Anand Ramachandran is a writer and humourist based in Mumbai. He blogs at bosey.co.in. All quotes and facts in this article are fiction (but you knew that already, didn't you?)
With the menace of match-fixing once again rearing its ugly head and spreading its tentacles across India, Pakistan and England, cricket authorities are faced with the stern challenge of ensuring that the sport is kept clean. This time, however, they have responded with an elegant and far-sighted solution that will ensure that the sport is rid of match-fixing once and for all - by simply legalising the entire thing.
"Several countries legalise things such as prostitution, gambling, and even marijuana, so that these activities are brought under government regulation, and become legitimate businesses that generate revenue for the authorities. So we've decided that the way forward is to legalise match-fixing and bring it under ICC rules, so that the sport can be free of this illegal and evil influence," said ICC chief executive Haroon Lorgat, ignoring the shadowy figure with a mobile phone lurking behind him.
To kick off the new initiative, the ICC will organise a world match-fixing championship, in which the finest match-fixing talent from around the globe will battle for supremacy. Teams will first fix matches in a group stage, which will be played in a league format, and then the four best teams (India, Pakistan, England and West Indies) will progress to the semi-finals. In the final India will bat first and score about 250, despite losing both openers within the first three overs. Pakistan, when chasing, will start well, but a clutch of run-outs in the middle order will cost them dearly. Misbah-ul-Haq will remain unbeaten on a fighting 47 as India win by 12 runs. India will then become the first ICC match-fixing world champions, ensuring that the tournament is insanely profitable. The ICC world match-fixing championships will also be the first international sporting tournament where the final result is already known in advance, other than Wimbledon between 2003 and 2007.
The entire tournament will be closely monitored by the ICC's newly formed anti-anti-corruption-unit, to ensure that all the match-fixing activities are fair and above suspicion. "Cheats will be dealt with severely. The match-fixing World Cup is all about honesty and fair-play, and we must do all we can to protect the integrity and image of this great sport," said an out-going functionary, a man whose name is eerily close to that of a popular contraceptive device.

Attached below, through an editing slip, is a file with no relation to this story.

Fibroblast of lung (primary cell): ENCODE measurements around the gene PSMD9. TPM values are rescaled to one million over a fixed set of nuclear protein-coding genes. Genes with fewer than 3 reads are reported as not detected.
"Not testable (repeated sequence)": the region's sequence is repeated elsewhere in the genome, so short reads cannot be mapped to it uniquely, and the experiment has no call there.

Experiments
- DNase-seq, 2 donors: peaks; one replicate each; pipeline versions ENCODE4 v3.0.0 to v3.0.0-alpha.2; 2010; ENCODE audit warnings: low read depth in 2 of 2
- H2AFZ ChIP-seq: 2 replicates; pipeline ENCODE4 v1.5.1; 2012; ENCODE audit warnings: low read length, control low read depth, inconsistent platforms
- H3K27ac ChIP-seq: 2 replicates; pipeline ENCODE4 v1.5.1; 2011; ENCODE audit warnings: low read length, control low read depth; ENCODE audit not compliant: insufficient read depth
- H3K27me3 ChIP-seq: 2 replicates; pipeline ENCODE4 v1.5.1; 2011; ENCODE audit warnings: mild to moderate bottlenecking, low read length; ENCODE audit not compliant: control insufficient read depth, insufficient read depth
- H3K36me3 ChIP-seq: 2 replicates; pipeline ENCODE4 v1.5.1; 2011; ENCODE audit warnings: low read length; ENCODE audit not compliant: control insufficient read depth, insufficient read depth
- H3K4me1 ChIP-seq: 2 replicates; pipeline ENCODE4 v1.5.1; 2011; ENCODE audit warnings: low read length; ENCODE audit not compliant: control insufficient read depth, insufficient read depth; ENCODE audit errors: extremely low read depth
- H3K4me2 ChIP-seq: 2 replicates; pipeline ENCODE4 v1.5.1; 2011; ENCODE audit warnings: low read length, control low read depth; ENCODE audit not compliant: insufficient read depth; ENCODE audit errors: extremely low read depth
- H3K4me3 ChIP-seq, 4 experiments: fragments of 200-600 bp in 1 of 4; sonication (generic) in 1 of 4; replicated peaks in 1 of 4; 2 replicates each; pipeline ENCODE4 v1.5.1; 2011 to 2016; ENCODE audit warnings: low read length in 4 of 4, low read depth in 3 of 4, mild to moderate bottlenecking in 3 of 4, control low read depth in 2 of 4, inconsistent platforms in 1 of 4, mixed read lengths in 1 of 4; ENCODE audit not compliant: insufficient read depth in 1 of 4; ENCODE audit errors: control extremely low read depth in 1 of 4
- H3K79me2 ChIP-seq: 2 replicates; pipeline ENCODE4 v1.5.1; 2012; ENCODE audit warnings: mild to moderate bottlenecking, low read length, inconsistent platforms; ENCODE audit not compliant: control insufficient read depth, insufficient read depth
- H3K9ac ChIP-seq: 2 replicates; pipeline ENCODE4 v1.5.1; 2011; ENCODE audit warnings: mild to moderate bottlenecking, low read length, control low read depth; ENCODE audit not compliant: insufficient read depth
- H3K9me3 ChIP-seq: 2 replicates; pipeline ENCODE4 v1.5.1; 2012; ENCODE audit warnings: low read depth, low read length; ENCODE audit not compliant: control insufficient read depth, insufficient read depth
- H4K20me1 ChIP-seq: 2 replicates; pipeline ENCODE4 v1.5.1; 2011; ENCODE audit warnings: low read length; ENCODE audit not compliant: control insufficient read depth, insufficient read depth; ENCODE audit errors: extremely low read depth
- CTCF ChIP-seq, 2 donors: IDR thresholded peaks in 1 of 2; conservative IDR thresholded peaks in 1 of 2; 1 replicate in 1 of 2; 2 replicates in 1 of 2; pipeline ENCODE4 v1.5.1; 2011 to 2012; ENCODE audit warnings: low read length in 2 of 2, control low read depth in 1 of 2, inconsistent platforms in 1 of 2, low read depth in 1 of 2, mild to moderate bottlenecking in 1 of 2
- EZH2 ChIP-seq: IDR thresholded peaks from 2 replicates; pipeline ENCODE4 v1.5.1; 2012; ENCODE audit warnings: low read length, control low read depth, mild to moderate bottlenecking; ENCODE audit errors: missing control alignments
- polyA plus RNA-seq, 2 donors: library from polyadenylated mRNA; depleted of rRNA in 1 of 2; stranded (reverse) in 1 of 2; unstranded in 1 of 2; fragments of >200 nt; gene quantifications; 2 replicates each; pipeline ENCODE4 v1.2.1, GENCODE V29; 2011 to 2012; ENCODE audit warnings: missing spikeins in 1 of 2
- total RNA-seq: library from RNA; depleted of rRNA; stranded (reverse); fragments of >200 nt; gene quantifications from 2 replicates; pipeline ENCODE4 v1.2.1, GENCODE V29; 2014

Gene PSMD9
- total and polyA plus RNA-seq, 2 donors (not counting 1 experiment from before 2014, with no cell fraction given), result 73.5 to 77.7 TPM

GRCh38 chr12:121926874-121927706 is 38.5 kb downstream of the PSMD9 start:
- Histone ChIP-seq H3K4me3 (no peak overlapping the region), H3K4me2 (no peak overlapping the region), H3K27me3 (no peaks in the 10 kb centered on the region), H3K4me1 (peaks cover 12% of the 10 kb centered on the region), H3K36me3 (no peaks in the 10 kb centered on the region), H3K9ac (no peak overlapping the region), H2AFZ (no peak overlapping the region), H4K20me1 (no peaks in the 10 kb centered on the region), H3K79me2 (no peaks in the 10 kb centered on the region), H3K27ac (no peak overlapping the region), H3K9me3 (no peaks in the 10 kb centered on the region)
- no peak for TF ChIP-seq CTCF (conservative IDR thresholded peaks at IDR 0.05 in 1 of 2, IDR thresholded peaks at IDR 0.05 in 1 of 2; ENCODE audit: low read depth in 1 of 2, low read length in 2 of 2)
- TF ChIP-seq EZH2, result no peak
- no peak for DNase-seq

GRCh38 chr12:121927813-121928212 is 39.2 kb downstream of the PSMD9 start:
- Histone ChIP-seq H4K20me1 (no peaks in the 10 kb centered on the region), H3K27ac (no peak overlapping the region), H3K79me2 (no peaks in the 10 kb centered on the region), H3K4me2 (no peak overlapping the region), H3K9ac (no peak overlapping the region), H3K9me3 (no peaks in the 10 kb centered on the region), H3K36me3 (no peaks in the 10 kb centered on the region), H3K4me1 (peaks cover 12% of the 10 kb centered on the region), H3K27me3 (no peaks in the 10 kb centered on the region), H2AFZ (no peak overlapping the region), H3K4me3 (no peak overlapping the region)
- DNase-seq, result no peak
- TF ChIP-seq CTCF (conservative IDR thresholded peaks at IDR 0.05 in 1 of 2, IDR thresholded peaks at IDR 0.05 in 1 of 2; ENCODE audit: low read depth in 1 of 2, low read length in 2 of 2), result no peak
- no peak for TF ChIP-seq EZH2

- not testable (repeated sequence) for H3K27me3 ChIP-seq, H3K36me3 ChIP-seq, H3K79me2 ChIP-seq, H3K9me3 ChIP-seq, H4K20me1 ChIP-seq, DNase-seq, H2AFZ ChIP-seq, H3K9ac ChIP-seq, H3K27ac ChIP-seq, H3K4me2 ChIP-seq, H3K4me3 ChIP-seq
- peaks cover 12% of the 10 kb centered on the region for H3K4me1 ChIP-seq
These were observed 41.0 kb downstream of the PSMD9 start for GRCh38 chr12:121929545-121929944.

The ICC is also hoping that integrating match-fixing as an integral part of cricket will help popularise the sport in associate countries, since they now need not always lose interest after getting their butts kicked by Australia.
"We are hoping that match-fixing really takes off and sits proudly beside Tests, ODIs and Twenty20 as a popular and viable format of cricket," said Mr Lorgat.
In other news, former cricketer and uncrowned grandfather of mixed metaphors Navjot Singh Sidhu has finally revealed the true reason for his tendency to get run out, which once sparked a row between him and then skipper Mohammad Azharuddin.
"You have to realise that most of the time I was batting with K Srikkanth and Ravi Shastri. So the calling was a total disaster," said Sidhu. "When the simple 'yes' and 'no' are replaced with 'This is what the doctor ordered, Sherry, let's add to the total', or 'No, don't run, my dear friend, I think that's totally suicidal. I think we better not run, my dear friend. Rukh jao, Sherry bhai', it doesn't quite make for quick running. Run-outs are bound to happen."
Sidhu also sportingly refused to blame it all on his former batting partners. "I was equally bad. I once called for a brace by telling Srikkanth, 'It's a happy day for the gander and the goose, when good running converts ones into twos.' Needless to say, Cheeka was duly run out. We never realised that the precious seconds we were wasting on calling could actually be spent gaining ground between the wickets," he said, explaining a great deal more than he intended.